|1990 San Francisco 49ers season|
|Owner||Eddie DeBartolo, Jr.|
|Head coach||George Seifert|
|General manager||John McVay and Carmen Policy|
|Home field||Candlestick Park|
|Division place||1st NFC West|
|Playoff finish||Won Divisional Playoffs (Redskins) 28-10|
Lost NFC Championship (Giants) 13-15
The 1990 San Francisco 49ers season was the franchise's 41st season in the National Football League and their 45th overall. the team entered the 1990 season heavily favoured to win their third consecutive Super Bowl. The season was highlighted by their defeat of the New York Giants on Monday Night Football in Week 13. Throughout the season, the 49ers and the Giants were the two best teams in the NFL. The two teams would meet again in the NFC Championship Game.
This was the season the 49ers debut the stitched up authentic name and numbers on jerseys.
Between 1988 and 1990, the 49ers set a league record with 18 consecutive road victories. Jerry Rice had a career year by becoming the fourth receiver in the history of American football to have at least 100 receptions in one season. The 49ers won their fifth consecutive NFC West Division Title. Dating back to 1989, the 49ers completed a fifteen-game unbeaten streak in the regular season (5 victories in the last 5 games of 1989 and 10 victories in the first ten games of 1990).
The 49ers were the closest team in NFL history to "three peat" in the Super Bowl, losing in the final seconds on a field goal by the Giants in the NFC Championship Game. The season ended on quite a haunting note, because the Giants' Leonard Marshall made a devastating hit on 49er quarterback Joe Montana, knocking him out of the game. Subsequent to this, Giant nose tackle Erik Howard fought through a double-team block by 49er center Jesse Sapolu and 49er guard Guy McIntyre to force 49er running back Roger Craig to fumble by getting his helmet on the football with only a few minutes left while the 49ers were driving to run out the game clock. Erik Howard dropped to one knee and managed to turn his shoulders perpendicular to the line of scrimmage in an effort to neutralize the double-team block. 49er guard Guy McIntyre released from the double-team block on Erik Howard in order to attempt a block on onrushing Giant inside linebacker Pepper Johnson allowing Erik Howard to knife through the protection and lay a hit on 49er running back Roger Craig. The ball was recovered by Giant outside linebacker Lawrence Taylor after he beat a block at the line of scrimmage by 49er tight end Brent Jones and a subsequent block by 49er fullback Tom Rathman to position himself just behind where Roger Craig was located along the line of scrimmage to catch the football after Giant nose tackle Erik Howard's hit forced it out of Craig's grasp. The Giants took over possession and began driving to kick the game-winning field goal. They ended up winning 15-13. The words of announcer Pat Summerall, "There will be no three-peat!" still haunt 49ers fans.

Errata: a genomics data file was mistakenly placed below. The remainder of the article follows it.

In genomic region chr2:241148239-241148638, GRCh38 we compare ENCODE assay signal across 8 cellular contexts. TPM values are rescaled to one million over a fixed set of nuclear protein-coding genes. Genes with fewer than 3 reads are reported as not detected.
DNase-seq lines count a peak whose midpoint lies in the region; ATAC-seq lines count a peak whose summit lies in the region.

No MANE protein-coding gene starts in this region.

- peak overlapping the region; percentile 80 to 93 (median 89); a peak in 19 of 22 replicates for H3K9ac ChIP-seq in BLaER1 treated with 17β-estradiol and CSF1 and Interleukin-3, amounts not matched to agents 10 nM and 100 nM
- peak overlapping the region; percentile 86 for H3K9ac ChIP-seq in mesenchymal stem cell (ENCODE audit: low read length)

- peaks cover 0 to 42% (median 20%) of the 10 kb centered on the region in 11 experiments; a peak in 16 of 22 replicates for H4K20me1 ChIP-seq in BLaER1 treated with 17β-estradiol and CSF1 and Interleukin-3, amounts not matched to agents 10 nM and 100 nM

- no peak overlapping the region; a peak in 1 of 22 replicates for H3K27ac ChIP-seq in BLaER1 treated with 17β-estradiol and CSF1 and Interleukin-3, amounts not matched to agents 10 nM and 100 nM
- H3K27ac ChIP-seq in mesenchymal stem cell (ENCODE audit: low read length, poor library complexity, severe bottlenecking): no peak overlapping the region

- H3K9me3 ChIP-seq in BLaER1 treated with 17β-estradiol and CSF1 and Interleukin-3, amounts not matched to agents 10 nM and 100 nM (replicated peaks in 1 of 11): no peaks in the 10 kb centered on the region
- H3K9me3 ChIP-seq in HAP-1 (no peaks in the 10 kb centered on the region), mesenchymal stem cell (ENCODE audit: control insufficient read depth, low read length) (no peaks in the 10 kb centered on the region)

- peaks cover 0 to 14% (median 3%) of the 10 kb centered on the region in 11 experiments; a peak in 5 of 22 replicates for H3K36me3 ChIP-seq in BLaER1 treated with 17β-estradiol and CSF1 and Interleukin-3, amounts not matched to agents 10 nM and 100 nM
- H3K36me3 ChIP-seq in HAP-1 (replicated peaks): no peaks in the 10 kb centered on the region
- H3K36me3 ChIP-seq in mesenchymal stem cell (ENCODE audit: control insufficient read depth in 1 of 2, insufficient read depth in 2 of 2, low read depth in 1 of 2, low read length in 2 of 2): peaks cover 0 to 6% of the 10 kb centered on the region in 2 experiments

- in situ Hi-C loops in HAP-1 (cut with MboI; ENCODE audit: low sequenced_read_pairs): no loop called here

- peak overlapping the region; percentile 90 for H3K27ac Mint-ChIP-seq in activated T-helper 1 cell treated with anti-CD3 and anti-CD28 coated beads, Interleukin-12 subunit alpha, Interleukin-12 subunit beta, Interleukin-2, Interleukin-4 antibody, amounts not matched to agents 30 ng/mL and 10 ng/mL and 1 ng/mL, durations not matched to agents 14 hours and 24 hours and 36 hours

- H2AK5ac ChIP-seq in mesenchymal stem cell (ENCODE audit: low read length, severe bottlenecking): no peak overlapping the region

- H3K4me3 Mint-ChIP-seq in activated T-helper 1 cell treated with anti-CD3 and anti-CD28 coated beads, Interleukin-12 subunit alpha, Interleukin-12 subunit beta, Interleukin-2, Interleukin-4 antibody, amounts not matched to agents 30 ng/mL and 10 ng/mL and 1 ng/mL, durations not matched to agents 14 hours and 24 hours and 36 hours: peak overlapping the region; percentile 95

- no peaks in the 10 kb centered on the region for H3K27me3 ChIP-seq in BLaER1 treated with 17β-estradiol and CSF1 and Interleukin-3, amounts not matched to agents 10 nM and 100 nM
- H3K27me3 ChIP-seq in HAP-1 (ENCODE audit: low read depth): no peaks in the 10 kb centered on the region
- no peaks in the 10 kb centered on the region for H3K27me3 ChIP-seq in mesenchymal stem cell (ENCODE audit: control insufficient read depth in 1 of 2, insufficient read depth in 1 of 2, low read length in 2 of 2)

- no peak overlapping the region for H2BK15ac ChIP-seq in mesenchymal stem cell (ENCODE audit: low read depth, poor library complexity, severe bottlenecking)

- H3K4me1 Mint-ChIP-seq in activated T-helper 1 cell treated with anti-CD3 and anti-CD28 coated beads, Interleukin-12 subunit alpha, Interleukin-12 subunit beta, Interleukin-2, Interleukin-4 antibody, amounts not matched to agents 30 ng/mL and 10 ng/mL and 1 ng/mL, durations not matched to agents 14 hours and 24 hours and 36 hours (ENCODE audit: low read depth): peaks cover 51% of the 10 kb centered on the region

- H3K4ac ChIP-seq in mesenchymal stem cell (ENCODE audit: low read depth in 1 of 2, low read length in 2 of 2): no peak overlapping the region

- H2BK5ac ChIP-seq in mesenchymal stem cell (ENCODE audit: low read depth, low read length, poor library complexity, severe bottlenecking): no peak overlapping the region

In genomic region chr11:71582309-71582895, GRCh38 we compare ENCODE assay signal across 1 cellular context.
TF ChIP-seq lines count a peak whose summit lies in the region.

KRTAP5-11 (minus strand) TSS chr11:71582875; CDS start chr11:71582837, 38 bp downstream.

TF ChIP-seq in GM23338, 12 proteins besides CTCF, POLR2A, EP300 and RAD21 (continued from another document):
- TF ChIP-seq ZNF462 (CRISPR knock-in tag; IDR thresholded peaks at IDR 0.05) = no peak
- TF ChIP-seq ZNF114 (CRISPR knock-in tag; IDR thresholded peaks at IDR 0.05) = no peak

Following the 1990 season, the 49ers left team stalwarts Roger Craig and Ronnie Lott unprotected and let them go to the Los Angeles Raiders via Plan B free agency. Joe Montana would remain on the 49ers' roster for the next two seasons, but would never start another game for the 49ers.
|Round #||Pick #||Player||Position||College|
|1||25||Dexter Carter||Running Back||Florida State|
|2||48||Dennis Brown||Defensive End||Washington|
|2||54||Eric Davis||Cornerback||Jacksonville State|
|3||69||Ronald Lewis||Wide Receiver||Florida State|
|6||166||Frank Pollack||Tackle||Northern Arizona|
|8||221||Dwight Pickens||Wide Receiver||Fresno State|
|9||249||Odell Haggins||Defensive Tackle||Florida State|
|10||277||Martin Harrison||Defensive End||Washington|
|11||290||Anthony Shelton||Safety||Tennessee State|
|1||September 10, 1990 (Mon)||at New Orleans Saints||W 13-12|
|2||September 16, 1990||Washington Redskins||W 26-13|
|3||September 23, 1990||Atlanta Falcons||W 19-13|
|5||October 7, 1990||at Houston Oilers||W 24-21|
|6||October 14, 1990||at Atlanta Falcons||W 45-35|
|7||October 21, 1990||Pittsburgh Steelers||W 27-7|
|8||October 28, 1990||Cleveland Browns||W 20-17|
|9||November 4, 1990||at Green Bay Packers||W 24-20|
|10||November 11, 1990||at Dallas Cowboys||W 24-6|
|11||November 18, 1990||Tampa Bay Buccaneers||W 31-7|
|12||November 25, 1990||Los Angeles Rams||L 17-28|
|13||December 3, 1990 (Mon)||New York Giants||W 7-3|
|14||December 9, 1990||at Cincinnati Bengals||W 20-17 (OT)|
|15||December 17, 1990 (Mon)||at Los Angeles Rams||W 26-10|
|16||December 23, 1990||New Orleans Saints||L 10-13|
|17||December 30, 1990||at Minnesota Vikings||W 20-17|
It was the second highest rated Monday Night game ever at the time. The game had a 42% share and a 26.9 rating.
|(1)San Francisco 49ers||14||2||0||.875||4-2||10-2||353||239||W1|
|(6)New Orleans Saints||8||8||0||.500||4-2||6-6||274||275||W2|
|Los Angeles Rams||5||11||0||.313||2-4||3-9||345||412||L4|
Just like the regular season game between the two teams won by the 49ers 7-3, the championship game was mostly a defensive battle. San Francisco running back Roger Craig's fumble with 2:36 left in the game led to Giants kicker Matt Bahr's 42-yard game-winning field goal as time expired. Bahr was New York's only scorer with 5 (of 6) field goals. Despite not scoring a TD in eight quarters against the 49ers, the Giants moved on to Super Bowl XXV with their victory.